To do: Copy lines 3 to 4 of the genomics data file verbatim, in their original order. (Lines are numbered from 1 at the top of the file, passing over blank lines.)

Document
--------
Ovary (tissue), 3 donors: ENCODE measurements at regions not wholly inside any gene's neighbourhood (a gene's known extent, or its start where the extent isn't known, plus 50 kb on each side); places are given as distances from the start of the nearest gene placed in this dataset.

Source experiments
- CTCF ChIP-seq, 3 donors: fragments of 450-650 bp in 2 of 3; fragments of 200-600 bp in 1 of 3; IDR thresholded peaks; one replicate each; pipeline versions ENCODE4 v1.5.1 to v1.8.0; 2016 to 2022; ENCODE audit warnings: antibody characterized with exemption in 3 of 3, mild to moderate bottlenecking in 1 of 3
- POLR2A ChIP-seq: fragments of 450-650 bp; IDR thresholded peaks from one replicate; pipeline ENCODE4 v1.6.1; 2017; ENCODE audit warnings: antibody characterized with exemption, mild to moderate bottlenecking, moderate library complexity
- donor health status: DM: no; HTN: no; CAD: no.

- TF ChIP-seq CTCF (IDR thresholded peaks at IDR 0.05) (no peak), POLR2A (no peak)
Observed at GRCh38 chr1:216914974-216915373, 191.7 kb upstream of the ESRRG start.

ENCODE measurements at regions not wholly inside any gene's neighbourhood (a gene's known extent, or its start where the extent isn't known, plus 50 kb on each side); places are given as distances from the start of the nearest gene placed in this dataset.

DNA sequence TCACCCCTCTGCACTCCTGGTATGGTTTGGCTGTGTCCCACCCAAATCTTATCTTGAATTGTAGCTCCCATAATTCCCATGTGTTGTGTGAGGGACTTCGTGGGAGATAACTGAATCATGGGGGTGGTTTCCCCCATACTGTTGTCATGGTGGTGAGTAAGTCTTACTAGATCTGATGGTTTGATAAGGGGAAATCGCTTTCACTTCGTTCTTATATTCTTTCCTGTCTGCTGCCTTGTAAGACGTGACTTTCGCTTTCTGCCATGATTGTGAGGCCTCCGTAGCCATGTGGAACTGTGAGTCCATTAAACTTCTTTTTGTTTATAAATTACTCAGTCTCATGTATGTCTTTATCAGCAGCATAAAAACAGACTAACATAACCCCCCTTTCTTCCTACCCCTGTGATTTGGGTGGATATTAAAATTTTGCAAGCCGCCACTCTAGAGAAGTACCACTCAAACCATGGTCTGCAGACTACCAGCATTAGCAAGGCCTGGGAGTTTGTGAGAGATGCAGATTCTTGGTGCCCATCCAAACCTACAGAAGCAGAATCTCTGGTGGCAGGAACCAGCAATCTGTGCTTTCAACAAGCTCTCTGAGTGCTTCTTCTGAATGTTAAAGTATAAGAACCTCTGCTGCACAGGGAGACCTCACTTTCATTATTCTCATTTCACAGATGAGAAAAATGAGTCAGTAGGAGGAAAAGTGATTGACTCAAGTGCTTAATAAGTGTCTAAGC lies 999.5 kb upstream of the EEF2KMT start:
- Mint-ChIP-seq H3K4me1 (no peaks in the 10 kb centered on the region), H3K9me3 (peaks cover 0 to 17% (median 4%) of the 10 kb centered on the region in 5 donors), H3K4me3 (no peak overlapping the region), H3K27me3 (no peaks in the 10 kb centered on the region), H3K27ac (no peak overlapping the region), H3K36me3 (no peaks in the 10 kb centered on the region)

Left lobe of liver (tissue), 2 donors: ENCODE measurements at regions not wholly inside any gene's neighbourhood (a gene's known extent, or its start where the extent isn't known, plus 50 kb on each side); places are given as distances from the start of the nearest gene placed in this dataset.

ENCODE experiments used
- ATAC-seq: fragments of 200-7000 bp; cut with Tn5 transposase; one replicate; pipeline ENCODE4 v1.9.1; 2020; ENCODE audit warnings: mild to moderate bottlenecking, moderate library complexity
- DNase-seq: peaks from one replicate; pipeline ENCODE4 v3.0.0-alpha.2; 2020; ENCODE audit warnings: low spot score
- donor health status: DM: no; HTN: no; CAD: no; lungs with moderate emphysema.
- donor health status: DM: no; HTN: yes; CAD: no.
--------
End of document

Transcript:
- CTCF ChIP-seq, 3 donors: fragments of 450-650 bp in 2 of 3; fragments of 200-600 bp in 1 of 3; IDR thresholded peaks; one replicate each; pipeline versions ENCODE4 v1.5.1 to v1.8.0; 2016 to 2022; ENCODE audit warnings: antibody characterized with exemption in 3 of 3, mild to moderate bottlenecking in 1 of 3
- POLR2A ChIP-seq: fragments of 450-650 bp; IDR thresholded peaks from one replicate; pipeline ENCODE4 v1.6.1; 2017; ENCODE audit warnings: antibody characterized with exemption, mild to moderate bottlenecking, moderate library complexity